Boeing Shuffles Defense Revenue Streams Aiming to Elevate Space
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The Boeing Co.’s defense business reorganization will put a spotlight on a newly created division to reverse a several-year trend of falling revenue from the Pentagon in order to meet the goals set out in the company’s announcement Thursday.
The Boeing press release defined the business lines grouped into four defense divisions it consolidated from eight.
Defense is the only Boeing business expected to burn rather than generate cash next year, the company told investors earlier this month.
Over the five-year period ending in fiscal 2021, Boeing’s unclassified prime contracts from the Defense Department and NASA dropped 1% overall to $23.9 billion, according to Bloomberg Government data and analysis.
Fiscal 2022 is likely to fall far short of that level, based on the company’s previous years’ fourth-quarter procurement totals. As of data available Nov. 18, Boeing’s unclassified defense and space business revenue had not yet hit $11 billion.
Pentagon procurement is reported on a 90-day delay for national security reasons, and full data for Boeing’s unclassified contract revenue will be available early January. The Pentagon accounts for more than 90% annually of the revenue from these Boeing units.
The Space, Intelligence, and Weapons Systems division will be the second-largest of the four business lines Boeing is creating. It includes components at the company that over the last five full fiscal years, and with data reported so far for fiscal 2022, accounted for $35.9 billion in revenue from unclassified contracts with the Defense Department and NASA.
Boeing is active in several expanding space-based programs, both on its own and within its partnership with Lockheed Martin Corp. in the United Launch Alliance.
NASA launched a test for its Artemis I mission Nov. 16, using the Boeing-built Space Launch System rocket in its inaugural flight. The uncrewed test is part of the agency’s plan to return humans to the moon for the first time in 50 years.
Despite its shrinking revenue base, Boeing consistently performed as the No. 2 DOD-NASA prime vendor behind Lockheed Martin. It fell to third behind Raytheon Technologies Corp. only once, in fiscal 2020.
With about a month of full Pentagon contract reporting still ahead for fiscal 2022, however, Boeing is struggling in fifth place with $11 billion, behind Lockheed, Raytheon, General Dynamics Corp., and Northrop Grumman Corp.
Also at $11 billion is Pfizer Inc., a relative outsider in defense contracting, only breaking into that group as a result of the Army’s management of vaccine development and supply for the federal government’s Covid-19 response
In fiscal 2021, the Mobility, Surveillance, and Bombers division accounted for 42% of Boeing’s DOD and NASA annual revenues, the highest share since at least fiscal 2017. Air Dominance accounted for another 23%.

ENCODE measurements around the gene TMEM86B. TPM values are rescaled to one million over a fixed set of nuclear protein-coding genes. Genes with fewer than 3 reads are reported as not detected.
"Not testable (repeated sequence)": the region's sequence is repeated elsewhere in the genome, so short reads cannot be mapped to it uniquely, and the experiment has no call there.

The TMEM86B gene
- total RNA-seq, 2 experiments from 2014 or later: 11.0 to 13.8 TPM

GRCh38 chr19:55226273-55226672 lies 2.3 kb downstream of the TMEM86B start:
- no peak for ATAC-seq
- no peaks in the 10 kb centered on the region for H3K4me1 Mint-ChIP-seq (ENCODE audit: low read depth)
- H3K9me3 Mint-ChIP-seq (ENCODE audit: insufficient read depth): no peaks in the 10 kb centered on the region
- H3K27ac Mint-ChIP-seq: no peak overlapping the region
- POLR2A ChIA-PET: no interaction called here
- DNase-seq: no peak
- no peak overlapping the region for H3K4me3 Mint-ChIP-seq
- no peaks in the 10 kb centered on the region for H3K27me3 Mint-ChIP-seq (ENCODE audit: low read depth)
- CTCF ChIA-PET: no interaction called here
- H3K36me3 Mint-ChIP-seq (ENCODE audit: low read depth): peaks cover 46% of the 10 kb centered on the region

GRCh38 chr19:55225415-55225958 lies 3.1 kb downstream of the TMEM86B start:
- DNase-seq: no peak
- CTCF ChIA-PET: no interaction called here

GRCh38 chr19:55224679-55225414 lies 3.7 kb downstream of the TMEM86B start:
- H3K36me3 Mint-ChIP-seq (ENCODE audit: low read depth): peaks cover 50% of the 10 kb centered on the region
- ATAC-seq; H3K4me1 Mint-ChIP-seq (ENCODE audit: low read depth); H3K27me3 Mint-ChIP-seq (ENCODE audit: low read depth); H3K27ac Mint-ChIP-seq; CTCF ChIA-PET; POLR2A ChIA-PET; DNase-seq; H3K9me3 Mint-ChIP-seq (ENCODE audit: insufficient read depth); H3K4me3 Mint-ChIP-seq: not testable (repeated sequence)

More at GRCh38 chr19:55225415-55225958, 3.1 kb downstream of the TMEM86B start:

Mobility is the only division to grow in the period from fiscal 2017 through fiscal 2021. A 20% surge for the group led to hitting the $10 billion mark in fiscal 2021.
Boeing’s fiscal 2021 performance overall was buoyed some by $4 billion in Pentagon spending on the KC-46 Pegasus, the Air Force’s new aerial refueling and strategic transporter based on Boeing’s 767 jetliner.
The Pentagon also spent $2.1 billion on the P-8A Poseidon, a maritime patrol and reconnaissance plane based on Boeing’s 737-800. Together, these two Mobility division programs accounted for 26% of Boeing’s fiscal 2021 contract revenue.
Air Dominance, which includes fighter jets and attack drones, was the second largest division in fiscal 2021, but it had fallen 8% across the five-year period to $5.5 billion. The 2021 total was a dramatic drop from the unit’s peak of $8.8 billion in fiscal 2018.
Space, Intelligence, and Weapon Systems fell 1.4% to $5 billion from fiscal 2017 through fiscal 2021. Recent spending on logistics and surveillance comes amid the Defense Department’s response to Russia’s invasion of Ukraine and the steady re-supply of Ukraine and NATO forces.
Organizing the Data
Bloomberg Government assigned Defense Department and NASA procurement data to one of each of the four reorganized units based on weapon system codes, information contained in the contract title, information contained in the transaction description, product service code and category management definitions, funding agency, and place of performance.
Less than 6% of unclassified DOD and NASA revenue is currently unassigned, and most of that work comprises professional services and generically named parts.
The analysis covers only procurement revenue for Boeing itself, excluding independent entities of which Boeing is a partner—the Bell-Boeing joint venture, and United Launch Alliance. Bell-Boeing makes the V-22 Osprey tiltrotor aircraft. ULA is a Boeing-Lockheed Martin joint venture that manufactures and launches rockets that carry satellites, astronauts, and equipment into space.
Explicit references to Boeing’s management of its portion of the two joint ventures was not available in the initial information released by the company, and Boeing did not respond immediately for comment.
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